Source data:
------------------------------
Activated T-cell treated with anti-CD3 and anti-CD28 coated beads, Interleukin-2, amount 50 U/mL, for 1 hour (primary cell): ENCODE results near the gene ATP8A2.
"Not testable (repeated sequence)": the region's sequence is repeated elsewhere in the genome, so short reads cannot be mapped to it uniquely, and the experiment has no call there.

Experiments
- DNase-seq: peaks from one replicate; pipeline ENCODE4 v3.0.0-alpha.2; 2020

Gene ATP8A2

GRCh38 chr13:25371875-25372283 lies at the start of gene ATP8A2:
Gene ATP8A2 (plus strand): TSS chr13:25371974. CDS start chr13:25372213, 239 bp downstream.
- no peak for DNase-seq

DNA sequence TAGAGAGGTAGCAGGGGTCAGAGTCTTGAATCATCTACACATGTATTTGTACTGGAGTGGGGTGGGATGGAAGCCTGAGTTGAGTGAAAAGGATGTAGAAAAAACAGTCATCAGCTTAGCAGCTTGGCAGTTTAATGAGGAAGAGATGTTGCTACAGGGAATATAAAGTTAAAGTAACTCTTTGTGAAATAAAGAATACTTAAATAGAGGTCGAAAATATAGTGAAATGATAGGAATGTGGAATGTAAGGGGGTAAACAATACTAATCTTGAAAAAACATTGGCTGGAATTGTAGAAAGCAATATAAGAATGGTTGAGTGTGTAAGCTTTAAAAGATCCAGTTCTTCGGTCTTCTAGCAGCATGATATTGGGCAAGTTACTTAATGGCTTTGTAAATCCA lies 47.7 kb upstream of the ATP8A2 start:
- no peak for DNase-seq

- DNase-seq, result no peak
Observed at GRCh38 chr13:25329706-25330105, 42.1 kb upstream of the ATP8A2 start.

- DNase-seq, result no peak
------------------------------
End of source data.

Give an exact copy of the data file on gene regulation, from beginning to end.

Activated T-cell treated with anti-CD3 and anti-CD28 coated beads, Interleukin-2, amount 50 U/mL, for 1 hour (primary cell): ENCODE results near the gene ATP8A2.
"Not testable (repeated sequence)": the region's sequence is repeated elsewhere in the genome, so short reads cannot be mapped to it uniquely, and the experiment has no call there.

Experiments
- DNase-seq: peaks from one replicate; pipeline ENCODE4 v3.0.0-alpha.2; 2020

Gene ATP8A2

GRCh38 chr13:25371875-25372283 lies at the start of gene ATP8A2:
Gene ATP8A2 (plus strand): TSS chr13:25371974. CDS start chr13:25372213, 239 bp downstream.
- no peak for DNase-seq

DNA sequence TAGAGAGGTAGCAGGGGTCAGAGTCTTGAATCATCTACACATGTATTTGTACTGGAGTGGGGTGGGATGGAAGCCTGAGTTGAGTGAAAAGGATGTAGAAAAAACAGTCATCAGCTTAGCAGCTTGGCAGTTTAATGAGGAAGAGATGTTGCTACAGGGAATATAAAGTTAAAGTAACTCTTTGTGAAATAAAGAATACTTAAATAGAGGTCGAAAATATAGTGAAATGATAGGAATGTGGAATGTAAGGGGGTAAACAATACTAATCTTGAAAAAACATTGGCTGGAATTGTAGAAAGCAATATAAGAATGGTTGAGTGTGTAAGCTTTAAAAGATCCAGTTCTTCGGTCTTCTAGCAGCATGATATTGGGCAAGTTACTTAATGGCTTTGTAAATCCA lies 47.7 kb upstream of the ATP8A2 start:
- no peak for DNase-seq

- DNase-seq, result no peak
Observed at GRCh38 chr13:25329706-25330105, 42.1 kb upstream of the ATP8A2 start.

- DNase-seq, result no peak